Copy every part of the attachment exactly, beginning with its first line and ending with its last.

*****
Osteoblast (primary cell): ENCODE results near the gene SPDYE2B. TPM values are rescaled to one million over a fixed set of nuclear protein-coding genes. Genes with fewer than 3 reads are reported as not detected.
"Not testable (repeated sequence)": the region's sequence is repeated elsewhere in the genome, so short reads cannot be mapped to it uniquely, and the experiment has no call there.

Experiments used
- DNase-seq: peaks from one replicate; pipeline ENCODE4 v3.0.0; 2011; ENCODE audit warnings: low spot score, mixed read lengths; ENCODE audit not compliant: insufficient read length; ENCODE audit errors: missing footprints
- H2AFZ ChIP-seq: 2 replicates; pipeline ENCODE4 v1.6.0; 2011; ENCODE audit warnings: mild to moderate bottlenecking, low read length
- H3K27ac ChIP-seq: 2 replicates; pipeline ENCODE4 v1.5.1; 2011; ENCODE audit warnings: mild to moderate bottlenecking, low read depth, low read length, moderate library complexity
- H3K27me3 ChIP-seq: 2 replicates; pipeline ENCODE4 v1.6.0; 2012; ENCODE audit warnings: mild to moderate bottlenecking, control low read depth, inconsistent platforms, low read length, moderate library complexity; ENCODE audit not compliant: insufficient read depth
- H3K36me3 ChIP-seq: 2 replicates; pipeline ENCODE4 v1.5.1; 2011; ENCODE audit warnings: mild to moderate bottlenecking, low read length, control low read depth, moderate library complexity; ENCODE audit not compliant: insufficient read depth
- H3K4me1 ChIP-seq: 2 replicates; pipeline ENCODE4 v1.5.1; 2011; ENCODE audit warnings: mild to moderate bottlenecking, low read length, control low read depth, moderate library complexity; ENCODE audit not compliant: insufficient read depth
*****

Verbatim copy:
Osteoblast (primary cell): ENCODE results near the gene SPDYE2B. TPM values are rescaled to one million over a fixed set of nuclear protein-coding genes. Genes with fewer than 3 reads are reported as not detected.
"Not testable (repeated sequence)": the region's sequence is repeated elsewhere in the genome, so short reads cannot be mapped to it uniquely, and the experiment has no call there.

Experiments used
- DNase-seq: peaks from one replicate; pipeline ENCODE4 v3.0.0; 2011; ENCODE audit warnings: low spot score, mixed read lengths; ENCODE audit not compliant: insufficient read length; ENCODE audit errors: missing footprints
- H2AFZ ChIP-seq: 2 replicates; pipeline ENCODE4 v1.6.0; 2011; ENCODE audit warnings: mild to moderate bottlenecking, low read length
- H3K27ac ChIP-seq: 2 replicates; pipeline ENCODE4 v1.5.1; 2011; ENCODE audit warnings: mild to moderate bottlenecking, low read depth, low read length, moderate library complexity
- H3K27me3 ChIP-seq: 2 replicates; pipeline ENCODE4 v1.6.0; 2012; ENCODE audit warnings: mild to moderate bottlenecking, control low read depth, inconsistent platforms, low read length, moderate library complexity; ENCODE audit not compliant: insufficient read depth
- H3K36me3 ChIP-seq: 2 replicates; pipeline ENCODE4 v1.5.1; 2011; ENCODE audit warnings: mild to moderate bottlenecking, low read length, control low read depth, moderate library complexity; ENCODE audit not compliant: insufficient read depth
- H3K4me1 ChIP-seq: 2 replicates; pipeline ENCODE4 v1.5.1; 2011; ENCODE audit warnings: mild to moderate bottlenecking, low read length, control low read depth, moderate library complexity; ENCODE audit not compliant: insufficient read depth